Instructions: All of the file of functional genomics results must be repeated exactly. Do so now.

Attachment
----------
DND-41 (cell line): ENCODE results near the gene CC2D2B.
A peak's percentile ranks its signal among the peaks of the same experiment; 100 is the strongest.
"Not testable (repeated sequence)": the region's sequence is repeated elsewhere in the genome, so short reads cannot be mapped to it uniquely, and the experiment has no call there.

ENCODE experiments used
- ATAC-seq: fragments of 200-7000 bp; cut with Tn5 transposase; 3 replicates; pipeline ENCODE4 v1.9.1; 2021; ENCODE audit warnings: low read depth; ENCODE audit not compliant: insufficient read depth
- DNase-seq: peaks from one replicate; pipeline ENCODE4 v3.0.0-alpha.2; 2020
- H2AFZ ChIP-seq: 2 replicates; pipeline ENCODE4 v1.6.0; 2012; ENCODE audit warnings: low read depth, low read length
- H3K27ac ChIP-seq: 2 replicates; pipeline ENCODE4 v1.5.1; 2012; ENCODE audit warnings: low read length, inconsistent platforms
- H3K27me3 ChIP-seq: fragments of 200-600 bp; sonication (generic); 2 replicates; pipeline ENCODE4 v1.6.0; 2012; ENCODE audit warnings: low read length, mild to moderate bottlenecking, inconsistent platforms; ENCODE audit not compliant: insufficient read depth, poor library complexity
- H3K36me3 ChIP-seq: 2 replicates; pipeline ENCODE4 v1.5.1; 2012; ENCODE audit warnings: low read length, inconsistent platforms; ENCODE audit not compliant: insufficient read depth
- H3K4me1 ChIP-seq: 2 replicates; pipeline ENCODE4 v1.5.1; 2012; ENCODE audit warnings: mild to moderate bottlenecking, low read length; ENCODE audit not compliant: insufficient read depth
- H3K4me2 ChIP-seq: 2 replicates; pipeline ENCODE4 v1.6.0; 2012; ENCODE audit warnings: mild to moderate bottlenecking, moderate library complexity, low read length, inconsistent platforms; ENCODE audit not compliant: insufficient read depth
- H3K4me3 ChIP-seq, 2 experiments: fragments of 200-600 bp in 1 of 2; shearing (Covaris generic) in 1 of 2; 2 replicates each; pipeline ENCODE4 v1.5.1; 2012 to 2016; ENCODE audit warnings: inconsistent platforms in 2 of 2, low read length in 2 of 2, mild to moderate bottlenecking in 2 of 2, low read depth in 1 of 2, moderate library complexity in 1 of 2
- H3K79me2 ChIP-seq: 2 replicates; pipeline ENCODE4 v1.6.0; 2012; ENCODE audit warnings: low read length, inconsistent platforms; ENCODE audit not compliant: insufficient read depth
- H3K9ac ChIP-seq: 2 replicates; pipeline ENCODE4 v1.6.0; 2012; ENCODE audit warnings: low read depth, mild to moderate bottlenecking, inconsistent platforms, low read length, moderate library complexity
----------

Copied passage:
DND-41 (cell line): ENCODE results near the gene CC2D2B.
A peak's percentile ranks its signal among the peaks of the same experiment; 100 is the strongest.
"Not testable (repeated sequence)": the region's sequence is repeated elsewhere in the genome, so short reads cannot be mapped to it uniquely, and the experiment has no call there.

ENCODE experiments used
- ATAC-seq: fragments of 200-7000 bp; cut with Tn5 transposase; 3 replicates; pipeline ENCODE4 v1.9.1; 2021; ENCODE audit warnings: low read depth; ENCODE audit not compliant: insufficient read depth
- DNase-seq: peaks from one replicate; pipeline ENCODE4 v3.0.0-alpha.2; 2020
- H2AFZ ChIP-seq: 2 replicates; pipeline ENCODE4 v1.6.0; 2012; ENCODE audit warnings: low read depth, low read length
- H3K27ac ChIP-seq: 2 replicates; pipeline ENCODE4 v1.5.1; 2012; ENCODE audit warnings: low read length, inconsistent platforms
- H3K27me3 ChIP-seq: fragments of 200-600 bp; sonication (generic); 2 replicates; pipeline ENCODE4 v1.6.0; 2012; ENCODE audit warnings: low read length, mild to moderate bottlenecking, inconsistent platforms; ENCODE audit not compliant: insufficient read depth, poor library complexity
- H3K36me3 ChIP-seq: 2 replicates; pipeline ENCODE4 v1.5.1; 2012; ENCODE audit warnings: low read length, inconsistent platforms; ENCODE audit not compliant: insufficient read depth
- H3K4me1 ChIP-seq: 2 replicates; pipeline ENCODE4 v1.5.1; 2012; ENCODE audit warnings: mild to moderate bottlenecking, low read length; ENCODE audit not compliant: insufficient read depth
- H3K4me2 ChIP-seq: 2 replicates; pipeline ENCODE4 v1.6.0; 2012; ENCODE audit warnings: mild to moderate bottlenecking, moderate library complexity, low read length, inconsistent platforms; ENCODE audit not compliant: insufficient read depth
- H3K4me3 ChIP-seq, 2 experiments: fragments of 200-600 bp in 1 of 2; shearing (Covaris generic) in 1 of 2; 2 replicates each; pipeline ENCODE4 v1.5.1; 2012 to 2016; ENCODE audit warnings: inconsistent platforms in 2 of 2, low read length in 2 of 2, mild to moderate bottlenecking in 2 of 2, low read depth in 1 of 2, moderate library complexity in 1 of 2
- H3K79me2 ChIP-seq: 2 replicates; pipeline ENCODE4 v1.6.0; 2012; ENCODE audit warnings: low read length, inconsistent platforms; ENCODE audit not compliant: insufficient read depth
- H3K9ac ChIP-seq: 2 replicates; pipeline ENCODE4 v1.6.0; 2012; ENCODE audit warnings: low read depth, mild to moderate bottlenecking, inconsistent platforms, low read length, moderate library complexity